“They probably can’t, but we don’t like margin of error,” Obama began.  But when pressed if it was really that close, he rephrased his response.

“It’s not that close.  But what is true is, is they’ve had nuclear weapons since well before I came into office.  What’s also true is missile technology improves and their missile technology has improved,” the president said.

“Now, what we’ve done is we’ve made sure that we’ve got defensive measures to prevent any attacks on the homeland.  And we’re not anticipating any of that.  But we’ve seen outta the North Koreans is they go through these periodic spasms of provocative behavior,” he added.

Stephanopoulos asked the president if he believes these recent threats are more serious than previous threats.

“Well, I don’t necessarily think it’s different in kind.  They’ve all been serious.  Because when you’re talking about a regime that is oppressive towards its people, is belligerent has shown itself to sometimes miscalculate and do things that are very dangerous that’s always a problem,” Obama said.

Obama “couldn’t imagine circumstances” where a state ban on same-sex marriage was constitutional.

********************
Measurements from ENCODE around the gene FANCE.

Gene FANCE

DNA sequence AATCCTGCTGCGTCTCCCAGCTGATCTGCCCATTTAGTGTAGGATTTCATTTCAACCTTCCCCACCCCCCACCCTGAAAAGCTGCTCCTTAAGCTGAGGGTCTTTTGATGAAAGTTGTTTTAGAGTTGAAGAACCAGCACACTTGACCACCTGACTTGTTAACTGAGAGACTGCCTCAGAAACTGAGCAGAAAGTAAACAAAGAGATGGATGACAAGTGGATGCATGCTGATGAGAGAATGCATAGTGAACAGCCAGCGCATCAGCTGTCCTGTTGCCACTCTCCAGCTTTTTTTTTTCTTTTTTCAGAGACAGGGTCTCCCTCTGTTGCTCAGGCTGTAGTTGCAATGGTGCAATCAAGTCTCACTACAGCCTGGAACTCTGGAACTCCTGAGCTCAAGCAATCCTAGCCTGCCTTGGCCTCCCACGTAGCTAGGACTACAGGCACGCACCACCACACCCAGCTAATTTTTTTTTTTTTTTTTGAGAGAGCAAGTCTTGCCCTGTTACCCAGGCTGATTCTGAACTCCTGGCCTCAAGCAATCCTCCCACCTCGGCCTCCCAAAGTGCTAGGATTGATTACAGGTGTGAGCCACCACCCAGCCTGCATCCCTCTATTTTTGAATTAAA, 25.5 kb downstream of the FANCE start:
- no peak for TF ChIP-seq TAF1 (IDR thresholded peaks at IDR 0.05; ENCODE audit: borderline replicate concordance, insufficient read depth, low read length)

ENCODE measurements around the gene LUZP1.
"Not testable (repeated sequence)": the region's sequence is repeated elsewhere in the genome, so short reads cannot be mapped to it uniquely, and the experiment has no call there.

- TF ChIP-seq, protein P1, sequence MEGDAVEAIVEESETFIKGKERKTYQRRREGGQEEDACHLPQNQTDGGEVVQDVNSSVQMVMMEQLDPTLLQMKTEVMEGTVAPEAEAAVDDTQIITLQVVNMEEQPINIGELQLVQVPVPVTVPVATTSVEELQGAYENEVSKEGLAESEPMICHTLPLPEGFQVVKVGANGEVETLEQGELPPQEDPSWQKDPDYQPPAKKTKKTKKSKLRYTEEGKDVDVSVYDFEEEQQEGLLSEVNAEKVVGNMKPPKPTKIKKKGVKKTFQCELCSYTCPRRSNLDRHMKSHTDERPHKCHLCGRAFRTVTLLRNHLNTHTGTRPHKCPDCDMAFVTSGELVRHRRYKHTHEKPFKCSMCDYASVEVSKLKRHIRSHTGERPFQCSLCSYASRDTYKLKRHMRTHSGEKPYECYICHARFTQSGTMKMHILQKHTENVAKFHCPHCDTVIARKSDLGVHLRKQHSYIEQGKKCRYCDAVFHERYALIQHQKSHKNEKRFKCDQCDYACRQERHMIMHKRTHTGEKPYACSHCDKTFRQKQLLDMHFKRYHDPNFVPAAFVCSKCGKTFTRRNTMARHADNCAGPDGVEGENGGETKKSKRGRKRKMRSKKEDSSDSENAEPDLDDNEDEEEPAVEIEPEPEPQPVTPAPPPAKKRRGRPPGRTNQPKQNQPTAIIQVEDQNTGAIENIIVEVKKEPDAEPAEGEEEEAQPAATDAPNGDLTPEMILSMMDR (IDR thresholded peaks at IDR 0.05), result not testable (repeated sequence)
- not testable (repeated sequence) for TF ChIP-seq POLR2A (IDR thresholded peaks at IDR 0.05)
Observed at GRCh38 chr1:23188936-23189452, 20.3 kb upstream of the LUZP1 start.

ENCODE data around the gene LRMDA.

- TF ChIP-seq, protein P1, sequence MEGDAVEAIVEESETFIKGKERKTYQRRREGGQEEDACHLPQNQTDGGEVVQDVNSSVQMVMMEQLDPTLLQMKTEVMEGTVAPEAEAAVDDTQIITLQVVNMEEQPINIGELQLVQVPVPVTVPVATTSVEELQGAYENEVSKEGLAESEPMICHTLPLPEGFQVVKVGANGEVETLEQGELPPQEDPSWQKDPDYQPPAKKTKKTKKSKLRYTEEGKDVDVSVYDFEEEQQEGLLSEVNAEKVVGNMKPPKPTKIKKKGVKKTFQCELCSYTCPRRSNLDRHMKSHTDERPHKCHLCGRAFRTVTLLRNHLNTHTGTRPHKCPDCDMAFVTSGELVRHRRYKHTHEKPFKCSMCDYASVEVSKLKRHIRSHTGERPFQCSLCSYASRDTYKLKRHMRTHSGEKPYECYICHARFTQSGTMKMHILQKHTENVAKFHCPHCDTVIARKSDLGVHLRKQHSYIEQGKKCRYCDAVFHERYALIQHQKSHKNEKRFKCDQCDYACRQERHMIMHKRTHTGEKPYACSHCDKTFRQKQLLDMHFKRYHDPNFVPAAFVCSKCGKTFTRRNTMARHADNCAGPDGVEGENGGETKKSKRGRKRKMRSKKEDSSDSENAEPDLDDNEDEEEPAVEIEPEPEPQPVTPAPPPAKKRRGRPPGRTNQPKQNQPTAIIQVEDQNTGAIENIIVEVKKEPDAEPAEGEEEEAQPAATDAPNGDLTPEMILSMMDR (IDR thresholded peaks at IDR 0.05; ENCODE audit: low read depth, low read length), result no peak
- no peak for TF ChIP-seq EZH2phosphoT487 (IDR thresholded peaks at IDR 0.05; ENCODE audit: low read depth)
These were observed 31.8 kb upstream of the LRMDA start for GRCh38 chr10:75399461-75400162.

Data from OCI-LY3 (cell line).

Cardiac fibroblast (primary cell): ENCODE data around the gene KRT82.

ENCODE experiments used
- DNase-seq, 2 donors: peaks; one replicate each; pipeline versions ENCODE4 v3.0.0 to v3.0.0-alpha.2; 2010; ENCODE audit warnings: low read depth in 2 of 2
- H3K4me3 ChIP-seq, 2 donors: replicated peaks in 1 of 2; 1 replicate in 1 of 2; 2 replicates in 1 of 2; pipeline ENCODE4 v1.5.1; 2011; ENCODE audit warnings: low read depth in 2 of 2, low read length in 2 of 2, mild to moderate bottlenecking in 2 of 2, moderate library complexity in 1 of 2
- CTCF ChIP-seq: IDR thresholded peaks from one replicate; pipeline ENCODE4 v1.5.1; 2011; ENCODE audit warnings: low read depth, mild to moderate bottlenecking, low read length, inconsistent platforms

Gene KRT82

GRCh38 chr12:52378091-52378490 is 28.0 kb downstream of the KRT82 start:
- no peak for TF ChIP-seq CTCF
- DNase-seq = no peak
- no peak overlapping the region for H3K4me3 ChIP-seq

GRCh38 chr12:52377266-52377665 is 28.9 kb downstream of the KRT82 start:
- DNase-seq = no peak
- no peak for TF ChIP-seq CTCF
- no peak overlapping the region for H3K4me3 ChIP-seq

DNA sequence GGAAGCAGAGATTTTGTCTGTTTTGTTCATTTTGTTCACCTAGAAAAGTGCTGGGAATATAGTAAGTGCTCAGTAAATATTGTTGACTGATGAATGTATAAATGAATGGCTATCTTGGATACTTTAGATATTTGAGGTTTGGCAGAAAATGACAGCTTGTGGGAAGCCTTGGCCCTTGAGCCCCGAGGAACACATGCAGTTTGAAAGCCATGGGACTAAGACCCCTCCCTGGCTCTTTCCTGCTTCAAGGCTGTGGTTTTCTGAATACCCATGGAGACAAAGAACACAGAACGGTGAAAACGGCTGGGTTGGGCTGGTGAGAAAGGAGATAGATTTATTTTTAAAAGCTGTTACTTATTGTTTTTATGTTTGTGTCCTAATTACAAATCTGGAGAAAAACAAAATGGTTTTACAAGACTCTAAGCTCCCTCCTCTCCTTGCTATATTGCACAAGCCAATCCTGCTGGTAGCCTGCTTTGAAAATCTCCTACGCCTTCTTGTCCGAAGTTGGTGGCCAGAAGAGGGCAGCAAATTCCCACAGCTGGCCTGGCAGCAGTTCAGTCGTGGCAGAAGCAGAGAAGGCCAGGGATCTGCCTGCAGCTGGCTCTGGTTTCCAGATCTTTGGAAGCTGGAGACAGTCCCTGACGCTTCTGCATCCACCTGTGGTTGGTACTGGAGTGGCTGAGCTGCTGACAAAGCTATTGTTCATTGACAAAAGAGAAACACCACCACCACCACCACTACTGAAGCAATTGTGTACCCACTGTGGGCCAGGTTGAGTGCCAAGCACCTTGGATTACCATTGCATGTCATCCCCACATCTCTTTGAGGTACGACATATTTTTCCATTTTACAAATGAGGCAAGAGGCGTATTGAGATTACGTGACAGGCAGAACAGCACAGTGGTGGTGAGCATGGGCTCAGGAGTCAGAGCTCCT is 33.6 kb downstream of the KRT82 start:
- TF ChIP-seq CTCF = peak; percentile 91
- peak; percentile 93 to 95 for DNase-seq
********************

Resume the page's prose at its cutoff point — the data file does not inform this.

Ahead of the Supreme Court arguments on same-sex marriage scheduled for the end of the month, Stephanopoulos asked the president if he still believed that the issue was best left to the states, or if he felt that same-sex marriage was a right guaranteed by the constitution.

“Well, I’ve gotta tell you that in terms of practical politics, what I’ve seen is a healthy debate taking place state by state, and not every state has the exact same attitudes and cultural mores,” Obama said.  “What I also believe is that the core principle that people don’t get discriminated against. That’s one of our core values.  And it’s in our constitution.”

The president said he personally could not see a scenario where a state has a legal justification for banning same-sex marriage.

“What I believe is that if the states don’t have a good justification for it, then it probably doesn’t stand up to constitutional muster,” he said.

Stephanopoulos asked: "Can you imagine one?"

“Well, I can’t, personally.  I cannot.  That’s part of the reason I said, ultimately, I think that, you know, same-sex couples should be able to marry,” Obama said.

Obama rejected concerns that an American pope would be too closely aligned with the U.S. government.

Turning across the Atlantic to the papal conclave happening this week, Obama rejected the notion held by some cardinals that an American pope would be too closely aligned with the U.S. government -- an argument frequently used against American cardinals who might be considered contenders for the papacy.

"The conference of Catholic bishops here in the United States don’t seem to be takin’ orders from me,” he said.  “My hope is based on what I know about the Catholic Church and the terrific work that they’ve done around the world.”

Stephanopoulos' full interview with Obama will air Wednesday night on ABC's Nightline.  You can read the full transcript of the interview here.